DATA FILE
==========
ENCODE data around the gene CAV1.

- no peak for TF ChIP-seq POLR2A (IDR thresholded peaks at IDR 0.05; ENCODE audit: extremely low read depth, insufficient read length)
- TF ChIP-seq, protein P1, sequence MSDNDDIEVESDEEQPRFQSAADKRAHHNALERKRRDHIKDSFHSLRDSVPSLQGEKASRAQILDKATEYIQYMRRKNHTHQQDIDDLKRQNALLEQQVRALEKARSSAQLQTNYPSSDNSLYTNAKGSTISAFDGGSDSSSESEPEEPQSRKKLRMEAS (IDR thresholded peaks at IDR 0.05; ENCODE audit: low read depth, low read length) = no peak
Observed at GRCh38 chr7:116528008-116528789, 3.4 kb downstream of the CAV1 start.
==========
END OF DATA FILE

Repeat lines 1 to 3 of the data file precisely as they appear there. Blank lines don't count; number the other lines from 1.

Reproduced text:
ENCODE data around the gene CAV1.

- no peak for TF ChIP-seq POLR2A (IDR thresholded peaks at IDR 0.05; ENCODE audit: extremely low read depth, insufficient read length)
- TF ChIP-seq, protein P1, sequence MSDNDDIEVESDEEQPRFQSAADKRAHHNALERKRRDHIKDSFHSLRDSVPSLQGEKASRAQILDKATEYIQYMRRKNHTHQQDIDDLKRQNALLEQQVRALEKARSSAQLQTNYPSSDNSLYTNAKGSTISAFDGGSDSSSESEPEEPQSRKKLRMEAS (IDR thresholded peaks at IDR 0.05; ENCODE audit: low read depth, low read length) = no peak